Fluid 
Viscosity, mPas 

Air 
.001 
Water 
1 
Milk 
10 
Olive oil 
100 
Engine oil 
1,000 
Honey 
10,000 
Key Applications
Newtonian Fluids
In general, most additives used in the lubrication industry would affect the absolute value of the viscosity of the formulation but not the Newtonian behavior (454,348). Common dispersants and detergents used in engine oil formulations, for example, will raise the viscosity of the formulation due to their own higher viscosities. However, the formulation will still obey Newton’s law and follow Newtonian fluid behavior.
NonNewtonian Fluids
Many fluids do not obey Newton’s law of viscosity (349). The viscosity will vary with shear rate and a single measurement is not sufficient to characterize the flow properties of the fluid. Other factors that may affect flow properties include pressure and temperature.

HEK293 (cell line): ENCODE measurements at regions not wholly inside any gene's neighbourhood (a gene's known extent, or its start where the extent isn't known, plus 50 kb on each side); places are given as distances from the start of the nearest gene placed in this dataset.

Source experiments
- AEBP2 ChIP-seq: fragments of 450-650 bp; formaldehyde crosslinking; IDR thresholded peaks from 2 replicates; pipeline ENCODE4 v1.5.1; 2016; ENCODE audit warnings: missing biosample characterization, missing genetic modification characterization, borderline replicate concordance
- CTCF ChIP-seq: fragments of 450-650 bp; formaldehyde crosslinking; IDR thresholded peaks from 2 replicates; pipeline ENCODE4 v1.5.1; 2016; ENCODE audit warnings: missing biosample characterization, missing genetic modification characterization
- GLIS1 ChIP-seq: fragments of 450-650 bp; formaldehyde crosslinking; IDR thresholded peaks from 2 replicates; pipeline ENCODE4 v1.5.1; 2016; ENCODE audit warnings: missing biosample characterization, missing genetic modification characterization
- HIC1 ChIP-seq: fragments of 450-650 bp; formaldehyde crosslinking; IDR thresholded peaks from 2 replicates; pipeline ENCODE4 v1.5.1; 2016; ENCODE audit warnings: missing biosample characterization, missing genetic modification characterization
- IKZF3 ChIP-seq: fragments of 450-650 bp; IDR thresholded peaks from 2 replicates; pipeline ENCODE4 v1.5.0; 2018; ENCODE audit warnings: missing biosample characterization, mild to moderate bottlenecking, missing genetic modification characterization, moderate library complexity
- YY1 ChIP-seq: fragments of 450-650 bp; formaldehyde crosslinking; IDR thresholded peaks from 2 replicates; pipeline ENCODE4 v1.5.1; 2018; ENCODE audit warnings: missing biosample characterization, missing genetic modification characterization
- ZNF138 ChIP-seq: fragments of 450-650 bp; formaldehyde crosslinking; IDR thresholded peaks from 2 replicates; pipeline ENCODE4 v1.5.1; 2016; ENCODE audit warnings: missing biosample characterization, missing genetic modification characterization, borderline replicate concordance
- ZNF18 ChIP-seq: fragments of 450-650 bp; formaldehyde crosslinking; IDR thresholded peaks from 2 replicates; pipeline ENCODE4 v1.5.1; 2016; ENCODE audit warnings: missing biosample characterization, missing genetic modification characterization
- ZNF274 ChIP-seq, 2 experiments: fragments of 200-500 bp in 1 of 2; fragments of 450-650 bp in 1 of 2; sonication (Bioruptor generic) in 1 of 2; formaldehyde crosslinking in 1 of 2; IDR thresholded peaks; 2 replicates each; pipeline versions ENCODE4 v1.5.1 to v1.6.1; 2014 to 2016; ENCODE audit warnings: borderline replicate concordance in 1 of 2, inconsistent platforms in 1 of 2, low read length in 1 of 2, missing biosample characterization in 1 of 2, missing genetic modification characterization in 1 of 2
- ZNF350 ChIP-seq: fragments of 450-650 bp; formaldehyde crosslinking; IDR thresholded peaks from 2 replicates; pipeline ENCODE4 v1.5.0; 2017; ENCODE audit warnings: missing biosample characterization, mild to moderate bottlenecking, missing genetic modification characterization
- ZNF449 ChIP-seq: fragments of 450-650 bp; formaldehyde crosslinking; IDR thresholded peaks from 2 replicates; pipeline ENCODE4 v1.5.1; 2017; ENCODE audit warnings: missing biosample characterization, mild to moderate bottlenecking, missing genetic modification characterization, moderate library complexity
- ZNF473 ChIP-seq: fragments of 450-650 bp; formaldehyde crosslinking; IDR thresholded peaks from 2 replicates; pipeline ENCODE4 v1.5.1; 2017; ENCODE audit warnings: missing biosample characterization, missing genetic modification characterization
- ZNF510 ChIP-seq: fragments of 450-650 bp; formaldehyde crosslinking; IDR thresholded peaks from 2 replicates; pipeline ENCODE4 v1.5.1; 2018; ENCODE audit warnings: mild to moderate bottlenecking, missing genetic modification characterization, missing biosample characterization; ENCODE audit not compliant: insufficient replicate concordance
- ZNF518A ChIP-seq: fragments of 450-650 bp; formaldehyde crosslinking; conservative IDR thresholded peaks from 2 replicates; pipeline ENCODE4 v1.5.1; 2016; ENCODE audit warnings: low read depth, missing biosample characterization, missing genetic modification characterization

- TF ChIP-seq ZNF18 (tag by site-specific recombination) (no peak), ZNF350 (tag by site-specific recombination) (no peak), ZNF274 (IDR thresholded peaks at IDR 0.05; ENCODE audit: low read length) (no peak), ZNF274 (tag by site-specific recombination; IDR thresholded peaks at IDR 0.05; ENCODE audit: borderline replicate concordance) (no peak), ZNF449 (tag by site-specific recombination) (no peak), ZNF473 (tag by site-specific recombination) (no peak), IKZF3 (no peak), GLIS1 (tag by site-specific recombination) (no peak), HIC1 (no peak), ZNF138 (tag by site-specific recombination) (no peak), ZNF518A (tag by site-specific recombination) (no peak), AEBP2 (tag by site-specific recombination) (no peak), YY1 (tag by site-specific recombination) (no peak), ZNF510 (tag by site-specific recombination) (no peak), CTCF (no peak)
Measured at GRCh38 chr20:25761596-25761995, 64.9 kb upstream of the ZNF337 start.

Polymeric additives are the most common cause of nonNewtonian behavior in fully formulated lubricating oils (131,164). The major factors affecting this flow behavior are the molecular weight and concentration of the polymer (625). Polymer morphology is a minor factor affecting the nonNewtonian behavior. The higher the molecular weight and the higher the concentration, the more pronounced the nonNewtonian behavior of the fluid. These effects relate to new, unused lubrication formulations.
As oils age in service and become used, other factors can cause them to take on more nonNewtonian characteristics even at the lower shear rates. These factors include contamination particles, soot/sludge from incomplete combustion, and oxidation by products and particles. Some of the factors that can determine the degree of non–Newtonian behavior include particle size, shape and distribution, volume fraction of particles, electrostatic charges on particles, and steric effects, among others. The more the particles can interact with one another, the greater the likelihood of nonNewtonian behavior.
NonNewtonian Fluid Models
(Note: Figure 4 refers to shear thinning as power law, whereas shear thickening also can be described by power law. The figure can also show typical thixotropic behavior.)
n = 1 
This reduces to Newton’s law and the constant is the viscosity